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Phase shifting methods are greatly used in photomechanics to analyze fringe patterns coming from interferometry, moire, etc. The phase is then determined by modulo 2(pi) and an unwrapping process is needed. An algorithm is presented which avoids most of the inconsistency of the phase field. It can be applied to the relief determination of any shape object. In this paper, an application is performed using the projection of a parallel line grating having a pitch equal to 4 mm. The accuracy is shown to be around 0.1 mm.
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In this paper, we present an object recognition technique using scanline information. Objects are scanned using a small number of on/off light sensors. The times when the beams break and unbreak constrain the object's identity, position, and orientation. We study this type of sensor because they are inexpensive, compact, very precise, and insensitive to ambient light, and so well-adapted to manufacturing environments. The information provided by the sensor is very sparse however, consisting of isolated points on the object boundary without normal information. Conventional model-based matching techniques, such as the alignment method, take O(n^{3}) time for this problem. We describe an O(A + n) correspondence algorithm for objects with convex polygonal silhouettes, where n is the silhouette's complexity, and A is the total number of consistent edge pair matches for pairs of scanline points, which is O(n^{2}) in the worst case, but typically O(n). Our algorithm works also for non-convex objects, but the quantity A has a somewhat larger typical value, and a worst case value of O(n^{3}). The object's position and orientation can be easily computed given the correspondence information.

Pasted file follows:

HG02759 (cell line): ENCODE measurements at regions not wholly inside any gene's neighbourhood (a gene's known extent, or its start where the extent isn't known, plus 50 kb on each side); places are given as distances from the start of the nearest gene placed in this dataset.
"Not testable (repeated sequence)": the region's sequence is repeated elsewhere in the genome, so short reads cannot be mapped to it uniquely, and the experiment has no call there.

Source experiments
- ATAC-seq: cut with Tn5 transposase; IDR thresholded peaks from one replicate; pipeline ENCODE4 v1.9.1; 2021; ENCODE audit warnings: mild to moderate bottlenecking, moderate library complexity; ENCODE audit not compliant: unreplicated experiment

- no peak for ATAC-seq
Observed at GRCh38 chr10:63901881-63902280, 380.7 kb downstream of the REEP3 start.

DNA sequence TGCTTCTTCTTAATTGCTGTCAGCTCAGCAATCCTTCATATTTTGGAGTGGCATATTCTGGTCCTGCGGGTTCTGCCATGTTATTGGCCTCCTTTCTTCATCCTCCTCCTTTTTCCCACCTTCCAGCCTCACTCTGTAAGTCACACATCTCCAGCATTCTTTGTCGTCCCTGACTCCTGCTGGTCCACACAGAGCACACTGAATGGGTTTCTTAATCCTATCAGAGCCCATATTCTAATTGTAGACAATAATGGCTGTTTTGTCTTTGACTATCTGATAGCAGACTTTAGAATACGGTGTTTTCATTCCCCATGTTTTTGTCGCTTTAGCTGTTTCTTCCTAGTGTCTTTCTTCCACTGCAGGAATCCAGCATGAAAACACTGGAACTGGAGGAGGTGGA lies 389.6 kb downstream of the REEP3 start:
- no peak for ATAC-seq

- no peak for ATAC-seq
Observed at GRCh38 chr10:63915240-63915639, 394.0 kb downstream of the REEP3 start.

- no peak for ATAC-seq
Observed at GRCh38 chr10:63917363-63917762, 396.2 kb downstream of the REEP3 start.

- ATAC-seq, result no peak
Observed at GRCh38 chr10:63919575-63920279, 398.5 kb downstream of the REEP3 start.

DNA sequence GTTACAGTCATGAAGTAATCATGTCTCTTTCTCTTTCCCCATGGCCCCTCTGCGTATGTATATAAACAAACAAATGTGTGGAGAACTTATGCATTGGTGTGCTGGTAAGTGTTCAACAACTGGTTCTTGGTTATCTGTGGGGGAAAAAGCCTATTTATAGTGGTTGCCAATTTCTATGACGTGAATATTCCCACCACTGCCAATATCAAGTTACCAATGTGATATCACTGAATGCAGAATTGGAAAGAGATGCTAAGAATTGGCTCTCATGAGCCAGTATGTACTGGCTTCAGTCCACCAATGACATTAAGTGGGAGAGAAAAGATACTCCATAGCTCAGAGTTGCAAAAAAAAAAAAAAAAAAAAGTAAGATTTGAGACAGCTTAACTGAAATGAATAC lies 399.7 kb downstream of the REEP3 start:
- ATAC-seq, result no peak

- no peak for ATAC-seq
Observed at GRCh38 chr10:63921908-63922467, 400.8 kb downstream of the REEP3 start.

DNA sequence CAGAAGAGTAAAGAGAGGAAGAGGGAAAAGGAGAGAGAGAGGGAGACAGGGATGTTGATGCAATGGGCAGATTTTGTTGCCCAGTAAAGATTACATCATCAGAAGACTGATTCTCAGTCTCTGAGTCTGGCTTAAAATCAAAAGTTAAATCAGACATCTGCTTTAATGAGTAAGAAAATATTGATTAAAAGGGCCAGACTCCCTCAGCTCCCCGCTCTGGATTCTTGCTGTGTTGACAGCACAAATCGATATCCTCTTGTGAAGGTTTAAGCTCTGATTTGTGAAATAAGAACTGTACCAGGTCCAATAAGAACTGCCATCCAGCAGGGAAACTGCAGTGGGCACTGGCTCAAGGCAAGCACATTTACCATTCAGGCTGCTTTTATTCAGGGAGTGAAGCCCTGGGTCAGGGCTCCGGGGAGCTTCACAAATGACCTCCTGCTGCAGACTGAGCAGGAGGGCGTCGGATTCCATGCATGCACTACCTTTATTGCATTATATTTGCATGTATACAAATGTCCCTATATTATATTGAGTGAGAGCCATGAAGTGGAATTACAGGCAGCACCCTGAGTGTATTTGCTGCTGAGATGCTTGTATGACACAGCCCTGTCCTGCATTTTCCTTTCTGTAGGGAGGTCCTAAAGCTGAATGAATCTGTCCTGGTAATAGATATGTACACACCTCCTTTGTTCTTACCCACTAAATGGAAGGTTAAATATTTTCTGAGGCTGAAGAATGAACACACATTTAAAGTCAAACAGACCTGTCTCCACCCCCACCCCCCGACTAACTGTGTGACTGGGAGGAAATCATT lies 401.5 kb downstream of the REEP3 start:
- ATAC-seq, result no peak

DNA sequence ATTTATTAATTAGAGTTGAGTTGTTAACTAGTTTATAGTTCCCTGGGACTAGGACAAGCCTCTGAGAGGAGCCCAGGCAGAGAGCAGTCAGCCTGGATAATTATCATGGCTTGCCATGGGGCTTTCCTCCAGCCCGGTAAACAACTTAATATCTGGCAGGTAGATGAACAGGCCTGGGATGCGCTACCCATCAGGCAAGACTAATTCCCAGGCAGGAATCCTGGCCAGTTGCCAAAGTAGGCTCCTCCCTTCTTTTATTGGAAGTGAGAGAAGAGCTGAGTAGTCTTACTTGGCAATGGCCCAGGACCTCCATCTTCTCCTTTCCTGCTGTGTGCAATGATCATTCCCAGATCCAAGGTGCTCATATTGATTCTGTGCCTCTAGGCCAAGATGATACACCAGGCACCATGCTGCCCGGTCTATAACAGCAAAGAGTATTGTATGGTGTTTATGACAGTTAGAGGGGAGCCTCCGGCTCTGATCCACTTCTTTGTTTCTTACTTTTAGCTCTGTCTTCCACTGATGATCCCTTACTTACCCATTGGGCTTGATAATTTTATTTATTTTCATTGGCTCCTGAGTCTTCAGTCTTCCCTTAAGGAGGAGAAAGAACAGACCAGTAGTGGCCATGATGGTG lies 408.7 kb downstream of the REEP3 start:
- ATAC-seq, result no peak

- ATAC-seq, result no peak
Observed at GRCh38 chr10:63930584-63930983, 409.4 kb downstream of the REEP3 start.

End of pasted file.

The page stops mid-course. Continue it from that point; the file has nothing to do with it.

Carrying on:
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For the image understanding and patten recognitions, it is important to extract invariant features from given images corresponding to various transformations. Once the invariant features are obtained, we can estimate motion parameters and/or categorize objects into equivalent classes based on some criterions. So many techniques to extract invariant features are proposed, and most of them need exact matching between an image before transformation and another image after transformation. But this matching process is not easy to perform. Then we propose a group theoretical method, which does not require a matching process. In this paper, we show the bases of the representation of the perspective projected motion group and those of the spherical projected motion group explicitly.
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This paper presents a mathematical digital surface definition. This definition is able to deal with boundary points as well as `inner' points. Namely, it is able to distinguish inner points from boundary points. The definition is intuitive and provides a basis for designing fast algorithms for surface decision, boundary search, and surface tracking problems. This definition is equivalent to Morgenthaler and Rosenfeld's definition on simple closed digital surfaces. The definition can be extended to the problem of defining a digital manifold.
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In this paper, we present two theorems: classification theorem and corner point theorem for closed digital surfaces. The classification theorem deals with the categorization of simple surface points and states that there are exactly six different types of simple surface points. On the basis of the classification theorem and Euler formula on planar graph, we have proved the corner point theorem: Any simple closed surface has at least eight corner points, where a corner point of a closed surface is a point in the surface which has exactly three adjacent points in the closed surface. Another result reported in this paper is that any simple closed surface has at least fourteen points.